Right Thinking From The Left Coast
We didn't lose the game; we just ran out of time. - Vince Lombardi

Friday, December 17, 2010

What Kelo Hath Wrought

Thud:

The nation’s highest court has decided not to reconsider the legality of eminent domain for Columbia’s campus expansion, marking the end of a two-year legal battle between the state and the remaining private landowners in Manhattanville.

On Monday, the U.S. Supreme Court released its decision to deny the property owners’ appeal—the last recourse for Nick Sprayregen, owner of Tuck-It-Away Self-Storage, and gas station owners Gurnam Singh and Parminder Kaur, who have refused for the past six years to sell their land to the University.

This gives a clear green light for the state to use eminent domain on behalf of Columbia’s 17-acre campus expansion in West Harlem. The Supreme Court will not reassess a June ruling from the New York State Court of Appeals, which said that the state could transfer private property to the University in exchange for market-rate compensation for the current owners.

We’ve gone a long way from Kelo now, haven’t we?  First, it was OK to force people to sell their homes because a rich developer might pay more in taxes (except, oops, they decided to close the factory).  Then it was OK to force people to sell their homes to stadium developers because it would stimulate the economy (except, oops, they don’t).  Now it’s OK to force people to sell their property to a private university filled with spoiled rich kids that pays no taxes.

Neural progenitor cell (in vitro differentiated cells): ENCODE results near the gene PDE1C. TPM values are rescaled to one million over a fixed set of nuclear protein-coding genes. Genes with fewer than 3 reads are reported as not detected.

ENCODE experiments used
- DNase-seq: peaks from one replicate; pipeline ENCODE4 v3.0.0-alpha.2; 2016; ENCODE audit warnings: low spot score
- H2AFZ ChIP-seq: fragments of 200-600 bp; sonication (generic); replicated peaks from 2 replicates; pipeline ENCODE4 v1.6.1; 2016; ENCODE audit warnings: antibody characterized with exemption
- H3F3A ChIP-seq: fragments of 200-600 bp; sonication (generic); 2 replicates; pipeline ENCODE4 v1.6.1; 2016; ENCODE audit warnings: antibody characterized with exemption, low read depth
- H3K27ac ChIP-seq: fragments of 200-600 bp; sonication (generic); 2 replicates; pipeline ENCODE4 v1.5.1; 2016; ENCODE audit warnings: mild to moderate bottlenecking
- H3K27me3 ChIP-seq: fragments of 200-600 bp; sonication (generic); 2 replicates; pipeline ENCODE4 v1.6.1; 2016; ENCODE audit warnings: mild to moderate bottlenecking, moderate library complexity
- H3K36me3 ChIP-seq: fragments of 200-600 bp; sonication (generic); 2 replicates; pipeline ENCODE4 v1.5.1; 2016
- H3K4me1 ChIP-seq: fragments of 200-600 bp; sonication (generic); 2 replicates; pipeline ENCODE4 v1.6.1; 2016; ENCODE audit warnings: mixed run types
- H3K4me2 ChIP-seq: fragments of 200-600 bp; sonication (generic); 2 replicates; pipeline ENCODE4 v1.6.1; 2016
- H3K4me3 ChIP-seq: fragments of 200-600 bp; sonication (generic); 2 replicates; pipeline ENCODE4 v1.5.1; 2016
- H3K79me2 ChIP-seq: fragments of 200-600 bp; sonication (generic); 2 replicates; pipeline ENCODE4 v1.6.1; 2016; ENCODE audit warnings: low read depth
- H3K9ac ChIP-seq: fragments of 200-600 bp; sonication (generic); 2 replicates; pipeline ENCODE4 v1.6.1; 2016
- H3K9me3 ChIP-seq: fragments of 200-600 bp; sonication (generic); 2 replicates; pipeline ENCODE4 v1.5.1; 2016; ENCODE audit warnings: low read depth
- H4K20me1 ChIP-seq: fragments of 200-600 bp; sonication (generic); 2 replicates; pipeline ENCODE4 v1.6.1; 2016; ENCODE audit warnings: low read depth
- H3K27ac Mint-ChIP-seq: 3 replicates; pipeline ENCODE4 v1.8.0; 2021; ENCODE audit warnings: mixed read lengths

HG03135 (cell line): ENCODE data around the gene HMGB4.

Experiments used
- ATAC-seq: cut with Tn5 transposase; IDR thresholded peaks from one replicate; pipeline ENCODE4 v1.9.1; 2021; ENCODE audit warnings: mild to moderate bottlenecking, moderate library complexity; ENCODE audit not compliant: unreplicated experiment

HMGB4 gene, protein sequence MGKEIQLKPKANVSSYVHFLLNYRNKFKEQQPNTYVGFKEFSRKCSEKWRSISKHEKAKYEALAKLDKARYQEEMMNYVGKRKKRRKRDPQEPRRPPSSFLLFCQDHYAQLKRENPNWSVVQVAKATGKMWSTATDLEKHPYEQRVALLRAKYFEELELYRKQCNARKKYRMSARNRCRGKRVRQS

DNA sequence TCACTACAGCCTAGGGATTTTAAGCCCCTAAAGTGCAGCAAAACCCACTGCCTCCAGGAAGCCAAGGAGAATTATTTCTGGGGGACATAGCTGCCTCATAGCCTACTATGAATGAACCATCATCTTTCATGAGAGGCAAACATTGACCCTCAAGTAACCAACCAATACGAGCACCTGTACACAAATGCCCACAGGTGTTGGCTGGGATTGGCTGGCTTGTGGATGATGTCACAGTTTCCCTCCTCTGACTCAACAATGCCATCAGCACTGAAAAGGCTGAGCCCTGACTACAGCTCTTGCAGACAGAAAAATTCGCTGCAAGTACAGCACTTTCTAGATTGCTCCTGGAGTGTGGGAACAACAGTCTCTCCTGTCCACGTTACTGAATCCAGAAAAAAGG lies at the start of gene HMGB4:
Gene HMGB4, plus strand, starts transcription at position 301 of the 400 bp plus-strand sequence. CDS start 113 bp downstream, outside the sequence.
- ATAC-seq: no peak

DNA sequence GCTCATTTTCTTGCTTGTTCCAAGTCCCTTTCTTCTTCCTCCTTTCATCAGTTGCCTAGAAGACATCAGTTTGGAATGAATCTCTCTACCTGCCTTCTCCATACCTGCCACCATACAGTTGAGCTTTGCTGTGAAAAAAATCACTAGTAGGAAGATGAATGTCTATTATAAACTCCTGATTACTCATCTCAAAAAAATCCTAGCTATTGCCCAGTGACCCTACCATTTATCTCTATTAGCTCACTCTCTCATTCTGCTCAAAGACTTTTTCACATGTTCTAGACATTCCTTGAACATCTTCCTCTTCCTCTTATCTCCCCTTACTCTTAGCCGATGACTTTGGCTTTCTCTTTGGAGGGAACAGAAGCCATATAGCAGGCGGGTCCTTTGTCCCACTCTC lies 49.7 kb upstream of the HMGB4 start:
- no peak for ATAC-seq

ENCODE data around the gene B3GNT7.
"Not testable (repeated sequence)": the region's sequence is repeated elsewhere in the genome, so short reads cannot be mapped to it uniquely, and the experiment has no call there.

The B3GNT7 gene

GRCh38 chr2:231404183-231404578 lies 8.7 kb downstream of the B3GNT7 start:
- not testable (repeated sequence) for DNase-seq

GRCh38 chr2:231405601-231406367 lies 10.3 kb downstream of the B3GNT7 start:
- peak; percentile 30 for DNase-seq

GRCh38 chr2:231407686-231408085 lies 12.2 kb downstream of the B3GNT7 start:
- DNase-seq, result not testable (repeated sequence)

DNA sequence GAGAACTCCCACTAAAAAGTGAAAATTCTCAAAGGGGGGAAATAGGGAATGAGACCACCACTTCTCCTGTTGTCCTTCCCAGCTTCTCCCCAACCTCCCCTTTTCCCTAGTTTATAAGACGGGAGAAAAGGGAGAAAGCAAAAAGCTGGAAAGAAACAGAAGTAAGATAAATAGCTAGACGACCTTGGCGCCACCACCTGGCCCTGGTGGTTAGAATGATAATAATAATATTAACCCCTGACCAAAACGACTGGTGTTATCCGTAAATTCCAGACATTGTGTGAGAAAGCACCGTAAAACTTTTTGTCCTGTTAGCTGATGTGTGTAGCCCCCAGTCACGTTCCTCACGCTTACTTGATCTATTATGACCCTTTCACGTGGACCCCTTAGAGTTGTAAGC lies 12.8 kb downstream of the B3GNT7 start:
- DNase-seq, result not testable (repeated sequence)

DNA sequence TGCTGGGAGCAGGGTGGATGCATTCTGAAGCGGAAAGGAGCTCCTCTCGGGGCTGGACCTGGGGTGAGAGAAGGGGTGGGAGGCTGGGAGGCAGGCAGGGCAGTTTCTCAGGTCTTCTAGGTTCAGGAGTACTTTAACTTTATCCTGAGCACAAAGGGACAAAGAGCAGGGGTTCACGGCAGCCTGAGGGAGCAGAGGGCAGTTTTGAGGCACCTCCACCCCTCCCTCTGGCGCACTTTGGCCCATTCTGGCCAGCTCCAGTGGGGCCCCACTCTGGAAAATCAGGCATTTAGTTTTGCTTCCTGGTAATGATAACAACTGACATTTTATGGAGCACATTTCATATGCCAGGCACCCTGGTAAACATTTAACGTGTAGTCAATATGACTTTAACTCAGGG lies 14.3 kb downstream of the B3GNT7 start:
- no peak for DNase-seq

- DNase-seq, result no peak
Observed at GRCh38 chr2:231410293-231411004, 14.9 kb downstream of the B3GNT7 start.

This is not just an example of politics at its worst, it’s a perfect illustration of the hypocrisy that tends to run rampant in liberal institutions.  What do you think the political composition of Columbia’s faculty is?  90% democrat?  95?  I’m sure they spend much time gnashing their teeth and rending their robes over the rich and powerful exploiting the poor and weak.  I’m sure that, every year, they published hundreds of books, papers, magazine articles and journal letters on the subject (which no one reads, of course).  But, when push comes to shove, they are more than happy to use every ounce of their political clout to deprive someone else—someone less powerful and less wealthy—of their property rights.

It’s shameful.  I understand the need to expand a college campus (they are always crowded for space).  It’s not the expansion that’s I have a problem with, it’s the means by which it has been accomplished.

And the Court, having already pissed on property rights with Kelo, sees no reason to revisit the matter.  Can’t say I blame them.  Of the five justices who were in the majority on Kelo, Stevens and Souter have been replaced by Sotomayor and Kagan.  So that precedent isn’t going anywhere.  (Although I do wonder if the Ivy League backgrounds of the justices—all nine went to Harvard or Yale Law—played a role here.)

Unless you live in a state that has explicit protections against eminent domain, it is open season on property owners.  To the well-connected, our property is just modern version of Naboth’s vineyard.

Posted by Hal_10000 on 12/17/10 at 06:35 PM in Politics   Law, & Economics  • (0) TrackbacksPermalink
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